Today, I Had a crit show installation, however, as I had spent the lead up to the show finishing my dissertation, I hadn’t had time to come up with a new piece. Thinking of what my degree show plans were, I thought of creating a small dark space that the participants would have to crawl into. I saw a table and the space underneath that I could cover in black material trying, to hide the fact it was a table. Unsure of how this may work I asked Paul of what he thought of my ideas.
He said I shouldn’t worry about creating this space I had in mind as I didn’t have enough time to make it convincing enough. He instead recommended I used the “props” I used previously referring to my blind spot mirror and to create something new using it.
Afterwards, I picked up the blind spot mirror, thinking about where I could place it when I noticed that the blind spot mirror was the same size as one of the studio bins. Emptying the rubbish from it into another bin, I then placed the blind spot mirror inside the bin with the reflective side facing upwards. I was fascinated with how the bin bag around the mirror being reflected created a tunnel like effect. I then experimented with the bin on its side but decided that it looked better upright.
I decided to place the bin in the show. I thought that the convex mirror would look better without its bright orange casing disrupting the gap between the mirror and the bin. Removing this successfully created a seamless edge in the bin with help from the bin bag. Doing this also removed it from its identity as a blind spot mirror, instead becoming a convex mirror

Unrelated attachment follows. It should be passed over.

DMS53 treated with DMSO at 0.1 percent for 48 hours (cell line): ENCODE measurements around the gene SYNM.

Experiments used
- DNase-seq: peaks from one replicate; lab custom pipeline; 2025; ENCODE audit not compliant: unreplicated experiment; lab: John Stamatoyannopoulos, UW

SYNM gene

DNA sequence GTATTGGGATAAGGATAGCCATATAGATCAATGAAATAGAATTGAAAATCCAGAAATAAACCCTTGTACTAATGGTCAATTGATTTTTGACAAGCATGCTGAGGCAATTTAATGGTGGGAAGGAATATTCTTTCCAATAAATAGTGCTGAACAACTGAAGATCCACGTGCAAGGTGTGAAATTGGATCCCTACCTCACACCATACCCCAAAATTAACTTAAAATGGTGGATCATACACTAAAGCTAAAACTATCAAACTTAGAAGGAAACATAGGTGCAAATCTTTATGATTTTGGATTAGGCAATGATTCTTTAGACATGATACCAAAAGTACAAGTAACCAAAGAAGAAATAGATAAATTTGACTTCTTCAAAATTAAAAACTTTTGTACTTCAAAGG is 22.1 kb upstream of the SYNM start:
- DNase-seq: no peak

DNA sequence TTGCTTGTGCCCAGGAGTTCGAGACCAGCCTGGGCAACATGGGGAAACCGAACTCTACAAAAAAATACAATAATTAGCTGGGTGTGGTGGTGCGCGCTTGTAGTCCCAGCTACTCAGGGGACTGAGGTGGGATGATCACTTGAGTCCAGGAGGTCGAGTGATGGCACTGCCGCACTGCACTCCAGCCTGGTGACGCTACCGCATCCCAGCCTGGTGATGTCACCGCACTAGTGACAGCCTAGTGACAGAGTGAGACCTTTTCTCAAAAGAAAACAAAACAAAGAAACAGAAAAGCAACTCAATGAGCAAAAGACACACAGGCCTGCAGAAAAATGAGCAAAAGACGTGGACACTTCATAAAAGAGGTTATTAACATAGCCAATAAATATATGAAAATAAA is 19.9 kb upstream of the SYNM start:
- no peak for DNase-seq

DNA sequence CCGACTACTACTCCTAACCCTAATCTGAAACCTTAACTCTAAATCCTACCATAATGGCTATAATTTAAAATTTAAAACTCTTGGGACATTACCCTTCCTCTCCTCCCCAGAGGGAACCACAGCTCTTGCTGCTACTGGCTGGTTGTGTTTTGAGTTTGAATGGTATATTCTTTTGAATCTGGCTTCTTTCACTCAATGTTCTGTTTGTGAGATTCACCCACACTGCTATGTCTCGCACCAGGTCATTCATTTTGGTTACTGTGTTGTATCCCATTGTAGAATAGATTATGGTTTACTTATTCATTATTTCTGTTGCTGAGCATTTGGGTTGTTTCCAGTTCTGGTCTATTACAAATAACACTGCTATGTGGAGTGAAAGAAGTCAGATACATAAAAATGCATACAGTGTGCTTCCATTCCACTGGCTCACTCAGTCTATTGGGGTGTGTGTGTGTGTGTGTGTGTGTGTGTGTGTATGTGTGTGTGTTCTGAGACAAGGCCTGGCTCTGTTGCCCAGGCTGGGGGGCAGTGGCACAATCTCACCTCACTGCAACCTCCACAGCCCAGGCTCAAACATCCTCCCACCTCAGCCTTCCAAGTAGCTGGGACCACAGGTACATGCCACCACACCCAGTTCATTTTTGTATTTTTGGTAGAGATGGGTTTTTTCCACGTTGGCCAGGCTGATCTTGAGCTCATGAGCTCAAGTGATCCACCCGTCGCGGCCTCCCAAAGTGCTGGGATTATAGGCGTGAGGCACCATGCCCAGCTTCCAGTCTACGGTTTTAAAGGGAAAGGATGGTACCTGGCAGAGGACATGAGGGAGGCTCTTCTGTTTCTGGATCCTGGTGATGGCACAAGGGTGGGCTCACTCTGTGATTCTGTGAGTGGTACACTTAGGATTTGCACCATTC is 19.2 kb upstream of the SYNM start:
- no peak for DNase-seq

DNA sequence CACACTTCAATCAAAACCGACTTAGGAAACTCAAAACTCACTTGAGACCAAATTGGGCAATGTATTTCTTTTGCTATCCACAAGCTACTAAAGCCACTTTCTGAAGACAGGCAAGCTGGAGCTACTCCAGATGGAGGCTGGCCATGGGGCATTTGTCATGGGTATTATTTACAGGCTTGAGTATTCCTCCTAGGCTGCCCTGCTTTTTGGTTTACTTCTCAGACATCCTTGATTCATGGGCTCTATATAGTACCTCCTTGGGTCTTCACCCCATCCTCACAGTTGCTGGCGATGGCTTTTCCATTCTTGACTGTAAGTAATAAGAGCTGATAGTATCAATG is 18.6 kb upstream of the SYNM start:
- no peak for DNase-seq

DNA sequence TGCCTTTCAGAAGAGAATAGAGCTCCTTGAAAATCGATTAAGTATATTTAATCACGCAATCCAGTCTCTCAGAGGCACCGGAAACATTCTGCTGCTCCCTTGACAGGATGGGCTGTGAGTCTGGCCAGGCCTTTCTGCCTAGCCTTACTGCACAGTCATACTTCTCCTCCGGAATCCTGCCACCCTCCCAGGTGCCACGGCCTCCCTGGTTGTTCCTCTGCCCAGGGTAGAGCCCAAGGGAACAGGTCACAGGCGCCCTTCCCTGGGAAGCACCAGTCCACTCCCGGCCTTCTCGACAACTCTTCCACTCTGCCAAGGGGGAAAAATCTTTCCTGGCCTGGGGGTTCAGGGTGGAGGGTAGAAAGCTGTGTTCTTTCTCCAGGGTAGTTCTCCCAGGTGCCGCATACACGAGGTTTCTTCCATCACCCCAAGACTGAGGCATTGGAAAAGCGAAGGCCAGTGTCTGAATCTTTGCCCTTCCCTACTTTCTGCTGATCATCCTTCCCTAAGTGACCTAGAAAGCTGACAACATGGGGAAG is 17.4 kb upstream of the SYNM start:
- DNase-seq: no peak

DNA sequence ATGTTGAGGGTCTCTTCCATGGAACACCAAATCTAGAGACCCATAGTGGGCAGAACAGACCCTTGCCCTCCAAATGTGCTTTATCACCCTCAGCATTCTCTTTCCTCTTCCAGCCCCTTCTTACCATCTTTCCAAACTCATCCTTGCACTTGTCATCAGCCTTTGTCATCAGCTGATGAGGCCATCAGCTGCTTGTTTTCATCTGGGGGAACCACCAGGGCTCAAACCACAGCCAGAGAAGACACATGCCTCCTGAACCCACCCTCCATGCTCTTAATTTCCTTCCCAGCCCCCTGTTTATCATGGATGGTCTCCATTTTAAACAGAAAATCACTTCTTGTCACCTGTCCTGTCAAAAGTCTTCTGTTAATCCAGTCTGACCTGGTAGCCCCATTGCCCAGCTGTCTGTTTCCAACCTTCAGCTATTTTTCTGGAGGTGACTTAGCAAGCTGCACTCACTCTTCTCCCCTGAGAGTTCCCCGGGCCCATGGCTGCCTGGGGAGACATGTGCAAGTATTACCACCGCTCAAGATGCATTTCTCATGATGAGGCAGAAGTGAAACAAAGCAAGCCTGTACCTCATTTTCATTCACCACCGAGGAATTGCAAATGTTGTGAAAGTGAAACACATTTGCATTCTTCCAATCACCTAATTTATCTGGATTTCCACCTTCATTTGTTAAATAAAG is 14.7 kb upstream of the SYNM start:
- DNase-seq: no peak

I had good reactions from those who saw the work as they were mostly surprised at seeing their reflection looking back at them from a mirror.
I then asked Paul again to look at what I had created. Standing near the bin he asked “Where is the work?”. Upon seeing the bin, he stated that the work is asking “Am I rubbish?” A bin is usually a space of unwanted rubbish and dirt. A viewer, if in a certain state of mind, could compare themselves to rubbish. Tomorrow, there will possibly be many different interpretations of the work beyond the tunnel like view that I first thought of.
Finally, Paul suggested to clean the mirror up a bit, which I did. Also, to consider the space, and where best to place it.
I already thought about where it should be placed. It should be placed in the space where an ordinary bin would be put. Possibly in the main walkway running through the studio. Not treating and exhibiting the work as an art object would give it a sense of normality, taking away its status. Thus, creating a surprise for the viewer when they look inside.
This also gives the work an element of risk. People approaching the bin would possibly have the intention of throwing something away. It is not until they see the mirror that they ‘might’ see what it really is. There is a chance that the work will become covered in rubbish with people not realising what it is. As I have recently finished my dissertation, in which I talk about artists embracing the “glitch” (when things go wrong whilst exhibiting), I am thinking about whether if this were to happen, would I embrace it? I think I will.